Holiday marketing prep guide for nonprofits – Part 2: Site & User Experience Updates

In part 1 of our holiday planning series we covered how to get started with your holiday marketing prep and how to approach promoting your initiatives. In part 2 we will cover how to deck out your nonprofit site in a way your budget can handle and keep your momentum going all the way through the final donation.


Keep in mind, this is coming from Hubspot’s highly insightful ebook, “The Guide to Ecommerce Holiday Success” where they cover all you need to know about holiday marketing for ecommerce businesses. The Nerdy Nonprofit is helping you break it down for your nonprofit specifically.

Step 6: “Deck out your site”

As Hubspot put it so cleverly, this is the time to deck the halls! Don’t make changes last minute, as this could result in a lack of time to test your tweaks. When you’re still a couple months out, go through your site and make sure you have all the bells and whistles you have been talking about implementing all year.

  • Conduct a site audit:

ArcStone has a great downloadable worksheet “How to conduct a mini site audit” that walks you through a way to measure your website and how it compares to others. Make sure you at least meet the likes of the average site, and from there, stand out as much as you can, drawing in the attention of donors.

  • Make it mobile:

Although this is a bit of an investment, your site should be mobile. If you haven’t upgraded to a mobile site, this may be the best time to do so as you’ll reap the benefits. If you need to persuade your Board of Directors, read about the numerous benefits to making your site mobile (and consequences of not). Without this change, you could lose several donors.

  • Focus on navigation & slight tweaks:

If you can’t afford to change much about your site, focus on one area. Hubspot suggests choosing your site navigation as it is pretty central to your site’s UX. They also say adding just a few tweaks like a countdown timer to Christmas or snowflakes here and there can make a difference.

  • Build a landing page & strong CTA:

Another option for a tight budget is focusing on a solid landing page. We talk about strong calls to action and successful landing pages in, “Donate Now – The Workings of a Successful Nonprofit Call to Action.”

Step 7: Think about what happens to “abandoned carts” or abandoned donors

Just as we abandon our Amazon shopping carts due to distractions or better deals, your donors may start out with the intent to donate and realize they don’t want to follow through. In fact, research shows that 50-70% of donation pages are abandoned. How can you avoid this?

  • Read these 7 tips from npEngage
  • Be responsive: Maybe your potential donor left the page because they have questions about where their money goes. Be prepared to answer questions.
  • Follow-up: After they’ve donated, thank them and make sure they had a pleasant experience. It’s scary to put your credit card information out there or give money to a cause you haven’t before. If they know you are tracking their donations, they’ll likely feel better about it.

Step 8: Be prepared to change things up last minute

It goes without saying that just because you put a lot of effort into planning does not mean things will go your way. Avoid letting any aspect of your careful planning go as you leave for Thanksgiving break. Leave some room in the budget and timeline to continue to make tweaks based on your nonprofit’s donations and whether or not you’re meeting your goals. If this means setting reminders and mapping out a careful calendar to hold you and your nonprofit team accountable, do it!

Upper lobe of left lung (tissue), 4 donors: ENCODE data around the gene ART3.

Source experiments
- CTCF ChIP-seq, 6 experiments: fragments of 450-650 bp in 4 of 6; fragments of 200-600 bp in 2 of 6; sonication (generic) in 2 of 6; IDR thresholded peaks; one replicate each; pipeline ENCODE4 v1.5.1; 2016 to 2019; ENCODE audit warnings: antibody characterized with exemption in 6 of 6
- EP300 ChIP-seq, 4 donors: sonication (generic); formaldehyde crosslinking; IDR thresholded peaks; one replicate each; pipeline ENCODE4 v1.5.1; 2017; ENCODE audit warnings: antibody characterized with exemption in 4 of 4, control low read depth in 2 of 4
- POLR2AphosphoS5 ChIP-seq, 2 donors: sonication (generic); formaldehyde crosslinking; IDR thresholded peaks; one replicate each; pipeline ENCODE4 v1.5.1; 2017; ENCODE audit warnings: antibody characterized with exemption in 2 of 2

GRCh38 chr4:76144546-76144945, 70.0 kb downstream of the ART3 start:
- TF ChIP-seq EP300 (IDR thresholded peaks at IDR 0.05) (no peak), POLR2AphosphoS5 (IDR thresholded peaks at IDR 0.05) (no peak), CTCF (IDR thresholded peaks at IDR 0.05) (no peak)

If you need helping boosting traffic and drawing in donors at this time of year, it’s not too late! Message our team and we will see how we can best help in your digital strategy.

Holiday marketing prep guide for nonprofits – Part 1: Plan & Promotion Ideas


“Have Yourself a Merry Little Christmas” may not be ringing through your ears quite yet, but the hope is that, with enough holiday foresight you’ll be able to sign it at the top of your lungs without worry of your nonprofit’s year-end fundraising goals.

Thank goodness for digital marketing giant, Hubspot, and its holiday content offer, “The Guide to Ecommerce Holiday Success.” And thank goodness for the Nerdy Nonprofit and how we’re about to break down this guide for nonprofit’s specifically.

Step 1: Ask Questions

  • What worked for your fundraising efforts last year? OR what should you definitely do again?
  • … and what didn’t? Rather, what should you definitely weigh heavily before repeating
  • Did you time your heightened efforts appropriately?
  • What is your fundraising goal?
  • Which social channel, content format and/or advertising method worked for your audience?

Step 2: Break all your nonprofit’s fundraising goals down into digestible pieces

As Hubspot reminds us, it’s much too overwhelming to accomplish all your goals all at once. Find ways to silo your goals and map out what you hope to accomplish when. One Hubspot recommendation that might really help is to break out the Holiday Season into several pieces…

  • Thanksgiving: Mon., Nov. 21st – Thurs., Nov. 24th
  • Black Friday: Fri., Nov. 25th – Sat., Nov. 26th
  • Cyber Monday: Sun., Nov. 27th – Tues., Nov. 29th
  • GIVING TUESDAY (our own edition): Tues., Nov. 29th
  • Christmas & Hanukkah: Thurs., Dec. 1st – Sun., Dec. 25th
  • New Years: Mon., Dec. 26th – Wed., Jan. 4th

Knowing what goals you hope to meet and at what point, will help this time of year feel more approachable. Moreover, uncovering what audience to target and via which digital network will help you be more efficient in your digital marketing efforts.

Remember this effort at this time of year is worth it! Especially if you target Giving Tuesday, you may see donations well beyond your goals. Check out this encouraging data regarding Giving Tuesday and its development since its initiation:

Data source: Wikipedia & Blackbaud

Step 3: Start some serious brainstorming

Now that you’ve established your nonprofit’s goals, timelines and focus, it’s time to get creative. We’ve discussed preparing for Giving Tuesday in a previous post, but how can we get creative with the entire season of campaigns?